Like the FBI they are suppose to be working for the PEOPLE of this nation, not directed or lax in their duties in favor of an industry.

All Subsidies need to GO.......... ALL............ So market competition can return providing all citizens equal ability to create local jobs and economies rather than rely upon the government as a dependent of a Nanny State. 

Hannah Pingree on the Maine expedited wind law

Hannah Pingree - Director of Maine's Office of Innovation and the Future

"Once the committee passed the wind energy bill on to the full House and Senate, lawmakers there didn’t even debate it. They passed it unanimously and with no discussion. House Majority Leader Hannah Pingree, a Democrat from North Haven, says legislators probably didn’t know how many turbines would be constructed in Maine."

https://pinetreewatch.org/wind-power-bandwagon-hits-bumps-in-the-road-3/

 

Maine as Third World Country:

CMP Transmission Rate Skyrockets 19.6% Due to Wind Power

 

Click here to read how the Maine ratepayer has been sold down the river by the Angus King cabal.

Maine Center For Public Interest Reporting – Three Part Series: A CRITICAL LOOK AT MAINE’S WIND ACT

******** IF LINKS BELOW DON'T WORK, GOOGLE THEM*********

(excerpts) From Part 1 – On Maine’s Wind Law “Once the committee passed the wind energy bill on to the full House and Senate, lawmakers there didn’t even debate it. They passed it unanimously and with no discussion. House Majority Leader Hannah Pingree, a Democrat from North Haven, says legislators probably didn’t know how many turbines would be constructed in Maine if the law’s goals were met." . – Maine Center for Public Interest Reporting, August 2010 https://www.pinetreewatchdog.org/wind-power-bandwagon-hits-bumps-in-the-road-3/From Part 2 – On Wind and Oil Yet using wind energy doesn’t lower dependence on imported foreign oil. That’s because the majority of imported oil in Maine is used for heating and transportation. And switching our dependence from foreign oil to Maine-produced electricity isn’t likely to happen very soon, says Bartlett. “Right now, people can’t switch to electric cars and heating – if they did, we’d be in trouble.” So was one of the fundamental premises of the task force false, or at least misleading?" https://www.pinetreewatchdog.org/wind-swept-task-force-set-the-rules/From Part 3 – On Wind-Required New Transmission Lines Finally, the building of enormous, high-voltage transmission lines that the regional electricity system operator says are required to move substantial amounts of wind power to markets south of Maine was never even discussed by the task force – an omission that Mills said will come to haunt the state.“If you try to put 2,500 or 3,000 megawatts in northern or eastern Maine – oh, my god, try to build the transmission!” said Mills. “It’s not just the towers, it’s the lines – that’s when I begin to think that the goal is a little farfetched.” https://www.pinetreewatchdog.org/flaws-in-bill-like-skating-with-dull-skates/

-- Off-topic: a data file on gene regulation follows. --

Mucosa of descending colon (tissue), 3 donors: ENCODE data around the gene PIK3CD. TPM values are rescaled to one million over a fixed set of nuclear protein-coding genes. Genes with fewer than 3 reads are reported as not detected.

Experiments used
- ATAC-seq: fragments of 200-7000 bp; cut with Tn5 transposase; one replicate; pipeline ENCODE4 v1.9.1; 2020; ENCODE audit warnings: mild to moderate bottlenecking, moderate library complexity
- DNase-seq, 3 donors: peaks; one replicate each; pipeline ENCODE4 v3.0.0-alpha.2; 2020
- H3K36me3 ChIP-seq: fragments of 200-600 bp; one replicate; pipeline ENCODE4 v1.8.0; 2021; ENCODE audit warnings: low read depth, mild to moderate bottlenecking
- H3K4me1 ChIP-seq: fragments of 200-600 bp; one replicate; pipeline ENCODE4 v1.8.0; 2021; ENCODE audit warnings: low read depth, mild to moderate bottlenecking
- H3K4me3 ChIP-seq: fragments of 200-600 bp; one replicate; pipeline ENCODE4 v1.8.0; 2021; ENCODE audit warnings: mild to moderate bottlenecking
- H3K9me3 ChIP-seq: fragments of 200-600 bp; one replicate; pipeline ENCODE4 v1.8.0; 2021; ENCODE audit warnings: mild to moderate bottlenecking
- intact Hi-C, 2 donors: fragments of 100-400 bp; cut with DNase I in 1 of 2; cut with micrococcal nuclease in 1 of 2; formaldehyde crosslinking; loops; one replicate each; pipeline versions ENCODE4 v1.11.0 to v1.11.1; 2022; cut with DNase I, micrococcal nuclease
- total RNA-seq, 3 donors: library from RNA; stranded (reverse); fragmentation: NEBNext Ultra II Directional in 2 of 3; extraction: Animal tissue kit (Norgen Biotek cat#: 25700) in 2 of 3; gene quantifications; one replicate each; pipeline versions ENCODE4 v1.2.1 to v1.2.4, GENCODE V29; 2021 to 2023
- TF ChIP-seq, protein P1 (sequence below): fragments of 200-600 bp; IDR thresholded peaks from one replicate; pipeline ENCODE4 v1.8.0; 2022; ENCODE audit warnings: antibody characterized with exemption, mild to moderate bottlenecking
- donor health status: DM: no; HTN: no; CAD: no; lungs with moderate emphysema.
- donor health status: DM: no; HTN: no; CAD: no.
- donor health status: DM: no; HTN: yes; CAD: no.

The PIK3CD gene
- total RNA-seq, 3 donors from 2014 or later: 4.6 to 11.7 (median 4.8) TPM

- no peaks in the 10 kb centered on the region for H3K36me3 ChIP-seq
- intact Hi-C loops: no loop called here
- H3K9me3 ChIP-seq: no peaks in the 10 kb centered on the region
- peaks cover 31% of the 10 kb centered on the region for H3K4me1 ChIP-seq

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Vince Lombardi